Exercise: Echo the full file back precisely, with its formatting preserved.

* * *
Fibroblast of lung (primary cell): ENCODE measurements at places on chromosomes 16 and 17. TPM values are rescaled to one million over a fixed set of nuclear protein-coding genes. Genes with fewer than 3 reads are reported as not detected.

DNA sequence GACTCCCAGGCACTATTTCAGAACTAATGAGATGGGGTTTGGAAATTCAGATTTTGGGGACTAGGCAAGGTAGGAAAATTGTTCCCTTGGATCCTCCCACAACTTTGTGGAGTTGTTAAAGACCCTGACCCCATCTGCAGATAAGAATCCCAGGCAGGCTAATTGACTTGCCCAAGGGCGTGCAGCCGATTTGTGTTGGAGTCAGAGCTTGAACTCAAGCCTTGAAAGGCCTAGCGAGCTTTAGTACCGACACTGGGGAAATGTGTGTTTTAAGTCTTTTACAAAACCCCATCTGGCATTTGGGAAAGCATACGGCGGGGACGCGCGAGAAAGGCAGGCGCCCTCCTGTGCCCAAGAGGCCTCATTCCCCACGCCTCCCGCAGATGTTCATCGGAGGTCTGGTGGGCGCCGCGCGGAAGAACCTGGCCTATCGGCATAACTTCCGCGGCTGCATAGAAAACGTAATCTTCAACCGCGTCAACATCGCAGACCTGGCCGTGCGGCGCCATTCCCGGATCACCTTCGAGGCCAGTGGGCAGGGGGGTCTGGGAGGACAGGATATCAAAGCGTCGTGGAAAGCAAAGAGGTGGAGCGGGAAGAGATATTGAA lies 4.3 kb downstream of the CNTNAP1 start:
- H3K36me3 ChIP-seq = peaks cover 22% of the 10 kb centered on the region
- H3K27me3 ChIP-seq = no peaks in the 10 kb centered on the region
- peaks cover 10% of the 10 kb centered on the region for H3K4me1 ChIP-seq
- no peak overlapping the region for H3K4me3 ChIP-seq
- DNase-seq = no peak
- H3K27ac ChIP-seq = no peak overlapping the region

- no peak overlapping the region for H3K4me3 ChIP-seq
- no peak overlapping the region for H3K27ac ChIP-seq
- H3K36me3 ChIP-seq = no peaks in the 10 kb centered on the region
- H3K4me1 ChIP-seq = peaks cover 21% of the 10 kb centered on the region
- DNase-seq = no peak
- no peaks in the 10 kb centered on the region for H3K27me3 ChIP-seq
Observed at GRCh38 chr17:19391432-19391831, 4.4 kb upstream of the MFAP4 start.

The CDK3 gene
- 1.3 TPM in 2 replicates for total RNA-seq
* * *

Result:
Fibroblast of lung (primary cell): ENCODE measurements at places on chromosomes 16 and 17. TPM values are rescaled to one million over a fixed set of nuclear protein-coding genes. Genes with fewer than 3 reads are reported as not detected.

DNA sequence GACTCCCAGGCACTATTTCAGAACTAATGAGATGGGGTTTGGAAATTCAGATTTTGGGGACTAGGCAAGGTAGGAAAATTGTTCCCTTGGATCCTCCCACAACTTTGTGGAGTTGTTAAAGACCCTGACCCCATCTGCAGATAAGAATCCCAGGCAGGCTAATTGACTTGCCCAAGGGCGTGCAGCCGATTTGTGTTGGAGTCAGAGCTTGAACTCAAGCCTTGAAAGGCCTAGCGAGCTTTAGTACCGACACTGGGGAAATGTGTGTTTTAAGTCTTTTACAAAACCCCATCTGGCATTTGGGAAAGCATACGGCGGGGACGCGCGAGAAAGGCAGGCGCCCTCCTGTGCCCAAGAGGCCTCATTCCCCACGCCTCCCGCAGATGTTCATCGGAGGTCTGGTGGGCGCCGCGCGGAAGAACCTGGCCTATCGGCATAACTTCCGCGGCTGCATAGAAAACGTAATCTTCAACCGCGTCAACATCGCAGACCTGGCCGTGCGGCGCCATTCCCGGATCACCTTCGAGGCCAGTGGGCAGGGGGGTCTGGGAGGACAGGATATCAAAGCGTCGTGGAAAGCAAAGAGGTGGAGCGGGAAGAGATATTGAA lies 4.3 kb downstream of the CNTNAP1 start:
- H3K36me3 ChIP-seq = peaks cover 22% of the 10 kb centered on the region
- H3K27me3 ChIP-seq = no peaks in the 10 kb centered on the region
- peaks cover 10% of the 10 kb centered on the region for H3K4me1 ChIP-seq
- no peak overlapping the region for H3K4me3 ChIP-seq
- DNase-seq = no peak
- H3K27ac ChIP-seq = no peak overlapping the region

- no peak overlapping the region for H3K4me3 ChIP-seq
- no peak overlapping the region for H3K27ac ChIP-seq
- H3K36me3 ChIP-seq = no peaks in the 10 kb centered on the region
- H3K4me1 ChIP-seq = peaks cover 21% of the 10 kb centered on the region
- DNase-seq = no peak
- no peaks in the 10 kb centered on the region for H3K27me3 ChIP-seq
Observed at GRCh38 chr17:19391432-19391831, 4.4 kb upstream of the MFAP4 start.

The CDK3 gene
- 1.3 TPM in 2 replicates for total RNA-seq